Is it time to drag out the old saw about the ambitious starlet who was so stupid she slept with the writer? Too late. We’ve done it.
Throughout Hollywood’s history, writers have found themselves ignored, abused and trampled upon. A touching screenplay about the tenderness of young love becomes a space opera concerning giant killer lizards. A horror film about a female mummy gets battered into a baffling action vehicle for a middle-aged movie star. (This last example is entirely made up.)
This is not supposed to happen on television. The belief used to be that, whereas film is a director's medium, the small-screen form belongs to the writer. Anybody who knows anything about British telly knows that Dennis Potter wrote the Singing Detective. Only anoraks will remember that Jon Amiel directed that show. We refer to Sally Wainwright's Happy Valley. We talk about Alfred Hitchcock's Psycho.
Yet Neil Jordan – a man of no small influence – seems to have lost control over his scripts for Sky Atlantic's romp-tastic series Riviera. In a frank interview, he has suggested that the episodes he wrote with John Banville had been dumbed down and sexed up.
“They were changed, to my huge surprise and considerable upset,” he said. “There were various sexual scenes introduced into the story and a lot of very expository dialogue. I objected in the strongest terms possible.”
John Banville, former literary editor of this newspaper, has not commented on the controversy.
There is a grand history of great writers objecting to the eventual treatment of their screenplays. In 1944, John Steinbeck, later a Nobel Prize winner, was credited for the story of Alfred Hitchcock's high-concept classic Lifeboat.
The film ingeniously finds a way of telling a complex tale within the titular isolated lifeboat. A political man, Steinbeck objected to what he called “slurs against organised labour” and the inclusion of a “stock comedy Negro” that he hadn’t written. He asked to have his name removed, but his request was denied.
Steinbeck ended up getting an Oscar nomination for a piece he wanted nothing to do with.
Gore Vidal had an even less pleasant adventure on the notorious Roman sex-fest Caligula. Produced by Bob Guccione, founder of Penthouse, the film famously gathered an implausibly starry cast – John Gielgud, Peter O'Toole, Helen Mirren – around the sort of lubricious activities normally featured only in "specialist" fare.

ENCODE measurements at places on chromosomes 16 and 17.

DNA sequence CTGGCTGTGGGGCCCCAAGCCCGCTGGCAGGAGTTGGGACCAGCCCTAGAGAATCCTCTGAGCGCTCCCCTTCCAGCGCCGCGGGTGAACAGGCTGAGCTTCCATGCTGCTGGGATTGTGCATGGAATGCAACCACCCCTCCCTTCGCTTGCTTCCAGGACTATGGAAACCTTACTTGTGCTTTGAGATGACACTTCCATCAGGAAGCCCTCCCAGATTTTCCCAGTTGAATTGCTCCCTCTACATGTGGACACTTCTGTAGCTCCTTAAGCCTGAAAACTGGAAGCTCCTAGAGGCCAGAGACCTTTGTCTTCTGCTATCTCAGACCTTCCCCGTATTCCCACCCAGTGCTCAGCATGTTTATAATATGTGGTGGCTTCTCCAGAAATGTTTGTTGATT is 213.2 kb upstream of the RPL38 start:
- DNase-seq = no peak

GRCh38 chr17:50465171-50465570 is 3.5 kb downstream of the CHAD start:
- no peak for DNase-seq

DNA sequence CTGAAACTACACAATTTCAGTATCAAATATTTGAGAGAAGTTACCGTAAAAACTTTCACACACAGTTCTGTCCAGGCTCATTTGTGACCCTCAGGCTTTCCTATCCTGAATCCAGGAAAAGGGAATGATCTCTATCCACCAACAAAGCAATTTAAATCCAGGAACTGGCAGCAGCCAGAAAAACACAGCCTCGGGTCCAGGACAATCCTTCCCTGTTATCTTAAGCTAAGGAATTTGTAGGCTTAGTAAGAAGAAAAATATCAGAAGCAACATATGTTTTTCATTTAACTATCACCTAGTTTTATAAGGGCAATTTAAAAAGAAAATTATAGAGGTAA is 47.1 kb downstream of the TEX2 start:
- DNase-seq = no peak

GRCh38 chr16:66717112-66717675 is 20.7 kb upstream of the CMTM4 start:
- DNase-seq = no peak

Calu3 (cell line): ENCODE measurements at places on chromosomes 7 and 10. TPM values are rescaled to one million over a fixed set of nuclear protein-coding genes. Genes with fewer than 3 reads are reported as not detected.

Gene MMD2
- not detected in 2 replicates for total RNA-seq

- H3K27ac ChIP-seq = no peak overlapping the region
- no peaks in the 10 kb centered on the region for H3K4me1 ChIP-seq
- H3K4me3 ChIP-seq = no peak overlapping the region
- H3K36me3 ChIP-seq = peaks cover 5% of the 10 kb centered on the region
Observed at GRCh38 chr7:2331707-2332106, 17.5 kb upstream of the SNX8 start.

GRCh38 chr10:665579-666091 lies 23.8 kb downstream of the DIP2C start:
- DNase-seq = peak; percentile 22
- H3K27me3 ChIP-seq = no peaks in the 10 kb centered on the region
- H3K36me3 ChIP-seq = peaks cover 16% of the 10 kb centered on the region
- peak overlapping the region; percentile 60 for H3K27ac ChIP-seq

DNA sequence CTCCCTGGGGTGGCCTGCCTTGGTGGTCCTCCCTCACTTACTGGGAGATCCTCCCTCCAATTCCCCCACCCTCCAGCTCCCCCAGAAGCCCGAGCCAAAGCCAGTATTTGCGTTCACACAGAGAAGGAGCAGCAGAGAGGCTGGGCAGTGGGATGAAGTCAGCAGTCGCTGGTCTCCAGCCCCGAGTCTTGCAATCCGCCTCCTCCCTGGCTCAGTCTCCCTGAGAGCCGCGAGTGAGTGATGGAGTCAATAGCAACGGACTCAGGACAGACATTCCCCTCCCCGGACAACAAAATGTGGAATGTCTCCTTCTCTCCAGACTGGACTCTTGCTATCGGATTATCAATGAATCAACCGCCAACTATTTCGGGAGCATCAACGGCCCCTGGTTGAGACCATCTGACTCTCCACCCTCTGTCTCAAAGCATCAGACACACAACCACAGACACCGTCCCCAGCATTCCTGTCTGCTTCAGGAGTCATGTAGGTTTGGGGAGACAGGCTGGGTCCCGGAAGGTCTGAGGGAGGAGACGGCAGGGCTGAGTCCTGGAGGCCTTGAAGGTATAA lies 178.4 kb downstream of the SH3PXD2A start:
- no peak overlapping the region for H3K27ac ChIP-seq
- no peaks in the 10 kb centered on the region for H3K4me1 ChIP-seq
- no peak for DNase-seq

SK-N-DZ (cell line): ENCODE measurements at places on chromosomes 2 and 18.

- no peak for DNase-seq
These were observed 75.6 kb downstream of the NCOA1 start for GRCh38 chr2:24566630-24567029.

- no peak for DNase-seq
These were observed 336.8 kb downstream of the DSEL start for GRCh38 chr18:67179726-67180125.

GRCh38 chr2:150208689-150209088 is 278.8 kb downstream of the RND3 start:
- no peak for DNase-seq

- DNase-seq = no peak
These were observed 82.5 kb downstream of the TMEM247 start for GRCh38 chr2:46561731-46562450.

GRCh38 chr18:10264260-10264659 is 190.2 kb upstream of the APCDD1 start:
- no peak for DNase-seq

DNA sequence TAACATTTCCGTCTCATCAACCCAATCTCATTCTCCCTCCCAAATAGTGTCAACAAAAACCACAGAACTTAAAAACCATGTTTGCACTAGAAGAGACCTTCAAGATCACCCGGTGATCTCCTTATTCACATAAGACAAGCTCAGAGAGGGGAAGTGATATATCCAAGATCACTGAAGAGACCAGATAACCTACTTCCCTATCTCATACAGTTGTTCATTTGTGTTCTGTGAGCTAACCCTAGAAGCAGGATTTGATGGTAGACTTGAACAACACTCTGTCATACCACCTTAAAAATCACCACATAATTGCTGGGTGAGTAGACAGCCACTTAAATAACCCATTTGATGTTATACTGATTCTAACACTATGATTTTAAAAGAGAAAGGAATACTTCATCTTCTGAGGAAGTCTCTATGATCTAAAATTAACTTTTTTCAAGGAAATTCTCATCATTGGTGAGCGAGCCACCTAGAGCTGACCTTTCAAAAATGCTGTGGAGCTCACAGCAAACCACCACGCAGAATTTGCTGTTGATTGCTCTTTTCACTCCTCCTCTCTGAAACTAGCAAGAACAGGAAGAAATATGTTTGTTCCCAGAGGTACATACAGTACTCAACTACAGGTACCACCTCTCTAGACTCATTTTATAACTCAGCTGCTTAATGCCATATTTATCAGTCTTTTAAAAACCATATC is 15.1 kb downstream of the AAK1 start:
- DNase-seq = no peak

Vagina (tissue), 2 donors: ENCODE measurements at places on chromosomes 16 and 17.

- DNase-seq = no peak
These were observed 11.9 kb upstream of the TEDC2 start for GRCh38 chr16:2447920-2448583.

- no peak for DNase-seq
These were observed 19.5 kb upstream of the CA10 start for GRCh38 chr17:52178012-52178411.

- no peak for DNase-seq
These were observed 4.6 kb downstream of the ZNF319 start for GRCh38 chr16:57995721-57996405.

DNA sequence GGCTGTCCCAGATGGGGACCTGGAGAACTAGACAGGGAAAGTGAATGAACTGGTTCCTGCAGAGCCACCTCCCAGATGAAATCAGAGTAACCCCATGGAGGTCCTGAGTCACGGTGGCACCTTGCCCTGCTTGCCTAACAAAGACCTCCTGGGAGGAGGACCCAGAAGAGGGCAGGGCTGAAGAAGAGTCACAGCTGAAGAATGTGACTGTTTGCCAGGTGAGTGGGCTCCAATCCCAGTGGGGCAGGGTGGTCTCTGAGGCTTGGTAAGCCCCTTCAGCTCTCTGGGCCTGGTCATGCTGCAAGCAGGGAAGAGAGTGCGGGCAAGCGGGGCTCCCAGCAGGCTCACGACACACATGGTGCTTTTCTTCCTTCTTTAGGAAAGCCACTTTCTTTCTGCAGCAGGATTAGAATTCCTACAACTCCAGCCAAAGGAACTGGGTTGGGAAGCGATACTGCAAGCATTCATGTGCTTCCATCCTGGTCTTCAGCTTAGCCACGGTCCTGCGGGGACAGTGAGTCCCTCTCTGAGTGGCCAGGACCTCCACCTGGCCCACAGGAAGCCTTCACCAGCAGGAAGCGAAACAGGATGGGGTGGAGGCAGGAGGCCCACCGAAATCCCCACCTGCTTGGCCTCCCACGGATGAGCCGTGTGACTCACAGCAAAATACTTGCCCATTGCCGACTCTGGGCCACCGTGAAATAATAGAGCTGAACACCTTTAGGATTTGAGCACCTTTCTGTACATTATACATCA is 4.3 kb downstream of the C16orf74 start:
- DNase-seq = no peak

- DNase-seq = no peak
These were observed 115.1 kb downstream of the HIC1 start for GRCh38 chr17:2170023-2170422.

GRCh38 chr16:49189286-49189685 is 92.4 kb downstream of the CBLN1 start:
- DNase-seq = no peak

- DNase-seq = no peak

The film bore the ambiguous credit: “Adapted from a screenplay by Gore Vidal.” But the writer still felt insufficient distance had been placed between him and the movie. He subsequently sued to have his name removed.
In theory, as a continuing contributor to the creative process, the television writer is less likely to get shafted. He or she may return for further episodes or series.
In recent years, however, US television has moved further from the much touted “writer’s medium” of old. The real power in such recent hits as Game of Thrones or Mad Men has been the mysterious beast known as the “showrunner”.
Russell T Davies famously reinvented Doctor Who in that role. The showrunner is the presiding force who takes on roles previously held by head writer, executive producer, and script editor. He or she has more power than the director. The showrunner is often a writer, but that is not always the case.
Last September, Variety described Jordan a showrunner on Riviera. But, in that recent controversial interview with the Sunday Business Post, he appeared to put some blame the way of fellow executive producer Paul McGuinness. "Am I annoyed with Paul McGuinness? I'm surprised, let me put it that way," Jordan said of the former U2 manager.
“Making a show of the scale of Riviera is inevitably a team effort,” McGuinness told The Irish Times. “Neil co-wrote the first two episodes of the series with John Banville. The show is the most successful premiere on Sky Atlantic this year, achieving higher ratings than such international hit series as Billions and Big Little Lies. I couldn’t be more proud of what we have all achieved.”
Television is a peculiar business. Thirty-five years ago, John Mortimer received enormous credit for adapting Evelyn Waugh's Brideshead Revisited for Granada television. Much later, Jeremy Irons told this writer that the script had been largely junked.
"I tell you a secret. It wasn't Mortimer," he said to me. "He wrote an eight-hour script – or maybe a six hour one. We were shooting it, and then the financiers said: 'We don't like the script.' They felt it had lost the Proustian quality. They were going to withdraw their money. Our producer said to them: 'Don't worry. We understand'. We went to Malta and we just had the book in our hands. John really only did a bit."
If you want total control, write a novel.